|Institution:||University of British Columbia|
|Full text PDF:||http://hdl.handle.net/2429/52871|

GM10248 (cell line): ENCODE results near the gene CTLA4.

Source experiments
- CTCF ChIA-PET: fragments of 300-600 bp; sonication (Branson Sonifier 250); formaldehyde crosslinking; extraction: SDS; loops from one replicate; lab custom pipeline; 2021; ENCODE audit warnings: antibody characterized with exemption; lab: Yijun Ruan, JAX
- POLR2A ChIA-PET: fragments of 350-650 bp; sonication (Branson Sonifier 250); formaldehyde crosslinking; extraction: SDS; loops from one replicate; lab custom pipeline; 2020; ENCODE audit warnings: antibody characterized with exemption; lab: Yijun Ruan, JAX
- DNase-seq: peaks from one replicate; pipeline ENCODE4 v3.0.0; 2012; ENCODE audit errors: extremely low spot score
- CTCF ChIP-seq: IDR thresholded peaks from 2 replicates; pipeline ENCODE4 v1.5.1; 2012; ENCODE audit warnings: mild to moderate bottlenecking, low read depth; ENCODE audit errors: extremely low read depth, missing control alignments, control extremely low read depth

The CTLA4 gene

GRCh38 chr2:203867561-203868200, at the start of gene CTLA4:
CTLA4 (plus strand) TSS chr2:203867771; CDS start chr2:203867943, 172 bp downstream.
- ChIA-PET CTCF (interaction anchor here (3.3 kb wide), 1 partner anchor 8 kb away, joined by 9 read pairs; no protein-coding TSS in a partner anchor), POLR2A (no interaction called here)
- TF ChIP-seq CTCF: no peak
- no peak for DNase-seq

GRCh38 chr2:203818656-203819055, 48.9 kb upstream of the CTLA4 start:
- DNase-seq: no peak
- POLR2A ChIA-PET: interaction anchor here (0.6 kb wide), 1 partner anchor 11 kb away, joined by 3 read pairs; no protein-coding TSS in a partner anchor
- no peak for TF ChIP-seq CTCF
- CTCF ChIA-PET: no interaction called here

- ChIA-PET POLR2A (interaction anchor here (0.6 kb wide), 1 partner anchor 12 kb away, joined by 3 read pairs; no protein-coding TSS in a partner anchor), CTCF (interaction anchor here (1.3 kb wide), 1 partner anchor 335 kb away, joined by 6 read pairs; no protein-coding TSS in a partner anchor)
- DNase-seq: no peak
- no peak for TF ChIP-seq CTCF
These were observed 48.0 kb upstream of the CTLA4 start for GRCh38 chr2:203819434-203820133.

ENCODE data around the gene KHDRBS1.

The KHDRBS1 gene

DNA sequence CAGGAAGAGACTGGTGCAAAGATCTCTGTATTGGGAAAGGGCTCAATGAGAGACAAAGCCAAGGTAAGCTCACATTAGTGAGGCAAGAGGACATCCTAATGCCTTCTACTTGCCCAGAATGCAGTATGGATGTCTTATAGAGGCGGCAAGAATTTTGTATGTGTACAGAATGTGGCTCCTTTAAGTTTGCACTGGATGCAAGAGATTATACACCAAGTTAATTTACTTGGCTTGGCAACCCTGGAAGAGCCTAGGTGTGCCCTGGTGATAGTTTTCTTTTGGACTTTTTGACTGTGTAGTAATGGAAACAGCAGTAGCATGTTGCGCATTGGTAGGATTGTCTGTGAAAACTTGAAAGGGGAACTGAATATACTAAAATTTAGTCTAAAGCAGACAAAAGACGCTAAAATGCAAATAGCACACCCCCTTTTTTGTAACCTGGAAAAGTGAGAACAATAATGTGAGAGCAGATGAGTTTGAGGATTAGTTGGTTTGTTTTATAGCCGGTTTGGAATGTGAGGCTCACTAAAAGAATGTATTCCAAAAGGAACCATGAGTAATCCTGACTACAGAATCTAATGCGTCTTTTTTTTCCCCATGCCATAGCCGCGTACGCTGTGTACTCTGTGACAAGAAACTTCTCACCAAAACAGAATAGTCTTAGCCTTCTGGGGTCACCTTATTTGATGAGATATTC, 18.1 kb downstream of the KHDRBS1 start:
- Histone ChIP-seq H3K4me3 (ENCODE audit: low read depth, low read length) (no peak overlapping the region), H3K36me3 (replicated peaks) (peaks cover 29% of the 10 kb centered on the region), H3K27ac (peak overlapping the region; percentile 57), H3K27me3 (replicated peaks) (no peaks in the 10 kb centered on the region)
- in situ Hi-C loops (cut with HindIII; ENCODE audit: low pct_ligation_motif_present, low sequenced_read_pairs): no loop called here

Although emergent literature and anecdotal experience indicate the importance of parental involvement in their children’s mathematics learning, there is still a void in literature with regard to involvement of parents with low formal education in their children’s mathematics learning in culturally diverse contexts. In an attempt to address this void, a study that employed socio cultural learning and social constructivist theories investigated how parents with low formal education are involved in their children’s mathematics learning in a rural Community, Ghana. Data was collected from six parents with low formal education, their 8-9 year old children as well as the children’s class teachers through semi-structured individual face to face interviews and home visit observations. Analysis of the data corpus revealed that 1) parents’ mentorship and engagement in local business transactions, were used as learning and evaluation contexts for a child’s mathematics competence; 2) parents perceived giving and receiving correct change as a key indicator of one’s moral standing and mediated children’s mathematics accordingly; 3) parents, teachers and children consider mathematics as a hallmark of future success; 4) parents’ belief that increasing time spent on academic activities improved children’s success, within the examination culture of the context;5) teachers see low formal education as a handicap of parental involvement in children’s mathematics learning; 6) children typically corroborate their parents’ perceived ways of supporting their mathematics learning. These findings are significant and offer insight into how parents with low formal education from a different cultural context are involved in their older children’s mathematics learning. The study adds to the literature on the topic of parental involvement from a non-western context.